OF­FI­CER’S DE­FENCE: Caunter’s lawyer told the hear­ing the of­fi­cer had a ster­ling em­ploy­ment history and was un­der­go­ing tur­moil in his per­sonal life. He had sought coun­selling on his own.

DIS­CI­PLINE: Docked 18 days pay.

Sgt. Christo­pher Jack­son

The OPP su­per­vi­sor di­rected seven of­fi­cers in his Cale­don pla­toon in 2014 to “make false notebook en­tries” that they had been con­duct­ing a RIDE check to catch im­paired driv­ers. In re­al­ity, they spent the hour hang­ing out at Tim Hor­tons. They claimed they checked 64 ve­hi­cles. “The knowl­edge that a group of on­duty of­fi­cers led by their su­per­vi­sor, falsely cre­ated records of du­ties not per­formed would be of­fen­sive to the gen­eral public,” the OPP of­fi­cial wrote in a 2015 de­ci­sion dis­ci­plin­ing Sgt. Jack­son.

OF­FI­CER’S DE­FENCE: Jack­son’s lawyer told the hear­ing the of­fi­cer had been deal­ing with per­sonal and fam­ily health prob­lems and on that night did not live up to the ex­pec­ta­tions of the OPP.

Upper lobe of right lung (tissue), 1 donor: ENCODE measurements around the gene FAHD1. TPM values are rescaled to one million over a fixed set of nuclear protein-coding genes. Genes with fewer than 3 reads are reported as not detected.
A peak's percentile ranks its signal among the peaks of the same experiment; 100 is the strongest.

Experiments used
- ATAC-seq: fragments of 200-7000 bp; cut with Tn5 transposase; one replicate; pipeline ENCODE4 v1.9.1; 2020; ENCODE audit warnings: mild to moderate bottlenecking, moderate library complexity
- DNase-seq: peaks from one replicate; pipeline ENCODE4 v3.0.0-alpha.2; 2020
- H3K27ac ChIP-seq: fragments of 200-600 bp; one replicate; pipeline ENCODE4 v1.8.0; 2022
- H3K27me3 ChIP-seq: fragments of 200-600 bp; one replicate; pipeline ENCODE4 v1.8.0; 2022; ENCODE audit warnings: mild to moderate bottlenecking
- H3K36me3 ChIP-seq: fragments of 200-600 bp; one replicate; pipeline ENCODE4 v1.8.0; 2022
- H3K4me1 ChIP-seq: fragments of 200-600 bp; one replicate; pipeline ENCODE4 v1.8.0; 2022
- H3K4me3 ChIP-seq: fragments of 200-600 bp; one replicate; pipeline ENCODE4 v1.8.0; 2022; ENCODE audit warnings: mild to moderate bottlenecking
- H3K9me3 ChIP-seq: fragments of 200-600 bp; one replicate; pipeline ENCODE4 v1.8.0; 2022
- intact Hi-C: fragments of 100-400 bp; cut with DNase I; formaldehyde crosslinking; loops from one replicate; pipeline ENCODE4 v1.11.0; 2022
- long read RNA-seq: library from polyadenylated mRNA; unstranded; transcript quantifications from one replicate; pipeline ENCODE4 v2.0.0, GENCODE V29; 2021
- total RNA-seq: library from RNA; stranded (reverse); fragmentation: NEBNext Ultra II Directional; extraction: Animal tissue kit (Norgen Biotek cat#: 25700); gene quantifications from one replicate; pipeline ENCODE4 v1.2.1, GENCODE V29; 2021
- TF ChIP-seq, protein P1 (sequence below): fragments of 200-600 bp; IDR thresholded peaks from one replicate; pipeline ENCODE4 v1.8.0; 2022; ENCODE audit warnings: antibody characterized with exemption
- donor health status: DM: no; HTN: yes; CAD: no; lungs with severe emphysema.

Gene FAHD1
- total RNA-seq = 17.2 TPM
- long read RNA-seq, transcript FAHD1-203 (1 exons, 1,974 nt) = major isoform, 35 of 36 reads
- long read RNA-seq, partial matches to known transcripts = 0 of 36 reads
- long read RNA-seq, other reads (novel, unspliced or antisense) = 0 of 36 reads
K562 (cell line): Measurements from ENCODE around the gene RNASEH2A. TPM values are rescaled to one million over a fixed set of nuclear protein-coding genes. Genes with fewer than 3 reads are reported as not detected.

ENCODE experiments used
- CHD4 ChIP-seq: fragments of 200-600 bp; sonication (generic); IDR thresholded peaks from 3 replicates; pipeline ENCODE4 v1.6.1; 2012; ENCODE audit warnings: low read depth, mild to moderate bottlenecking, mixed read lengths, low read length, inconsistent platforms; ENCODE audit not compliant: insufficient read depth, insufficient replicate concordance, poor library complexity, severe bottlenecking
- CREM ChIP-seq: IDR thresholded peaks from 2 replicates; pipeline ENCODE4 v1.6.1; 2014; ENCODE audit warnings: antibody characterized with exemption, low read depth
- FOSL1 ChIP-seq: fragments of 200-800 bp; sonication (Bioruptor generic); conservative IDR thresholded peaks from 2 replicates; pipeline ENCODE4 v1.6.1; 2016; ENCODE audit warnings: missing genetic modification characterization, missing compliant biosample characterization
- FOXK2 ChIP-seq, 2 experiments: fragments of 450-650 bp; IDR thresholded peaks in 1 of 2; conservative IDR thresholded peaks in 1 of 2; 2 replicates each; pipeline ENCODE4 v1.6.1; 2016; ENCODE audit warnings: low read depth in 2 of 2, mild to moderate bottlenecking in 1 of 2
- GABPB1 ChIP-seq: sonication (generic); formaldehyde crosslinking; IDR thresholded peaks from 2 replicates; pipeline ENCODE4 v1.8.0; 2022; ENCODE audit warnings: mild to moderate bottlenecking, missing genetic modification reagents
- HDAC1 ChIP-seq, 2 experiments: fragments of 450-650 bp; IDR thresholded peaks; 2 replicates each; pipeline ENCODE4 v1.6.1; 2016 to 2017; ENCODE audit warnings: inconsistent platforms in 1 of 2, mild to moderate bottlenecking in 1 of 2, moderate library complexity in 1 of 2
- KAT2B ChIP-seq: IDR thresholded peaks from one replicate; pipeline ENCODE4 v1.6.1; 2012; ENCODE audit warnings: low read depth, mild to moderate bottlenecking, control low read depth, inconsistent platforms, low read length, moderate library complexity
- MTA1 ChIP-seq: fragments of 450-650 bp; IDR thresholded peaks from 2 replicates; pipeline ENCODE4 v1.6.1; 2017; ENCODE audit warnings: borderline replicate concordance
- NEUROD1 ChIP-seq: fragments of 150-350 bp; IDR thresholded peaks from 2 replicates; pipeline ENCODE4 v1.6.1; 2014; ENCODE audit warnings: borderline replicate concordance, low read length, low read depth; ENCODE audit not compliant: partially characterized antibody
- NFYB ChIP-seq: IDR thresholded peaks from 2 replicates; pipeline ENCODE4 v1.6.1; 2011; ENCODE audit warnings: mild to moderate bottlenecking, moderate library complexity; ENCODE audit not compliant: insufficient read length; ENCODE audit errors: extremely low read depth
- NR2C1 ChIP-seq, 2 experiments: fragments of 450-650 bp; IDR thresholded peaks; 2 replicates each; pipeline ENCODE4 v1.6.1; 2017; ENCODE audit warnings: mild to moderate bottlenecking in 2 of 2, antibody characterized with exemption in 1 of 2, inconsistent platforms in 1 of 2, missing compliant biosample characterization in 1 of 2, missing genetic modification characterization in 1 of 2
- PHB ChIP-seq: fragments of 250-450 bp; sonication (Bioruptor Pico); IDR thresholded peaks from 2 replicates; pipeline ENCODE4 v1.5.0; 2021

DIS­CI­PLINE: Docked 60 hours pay.

Const. Wing Tam

In uni­form, the Toronto of­fi­cer vis­ited the House of Lan­caster, a wes­tend strip club, in 2011. He didn’t tell dis­patch where he was. He went into the man­ager’s of­fice with one of the women and al­lowed pic­tures to be taken of her wear­ing his hand­cuffs and with him hold­ing her by the wrist. He had been pre­vi­ously dis­ci­plined four times, in­clud­ing skip­ping out of traf­fic court to work a paid-duty as­sign­ment.

OF­FI­CER’S DE­FENCE: Tam’s lawyer told the hear­ing his client was at the club be­cause his wife makes cos­tumes for dancers, in­clud­ing ones at the club. He said the visit was noth­ing more than a pro­fes­sional in­ter­ac­tion.

DIS­CI­PLINE: Docked five days pay in


Sgt. Jeremy Boyko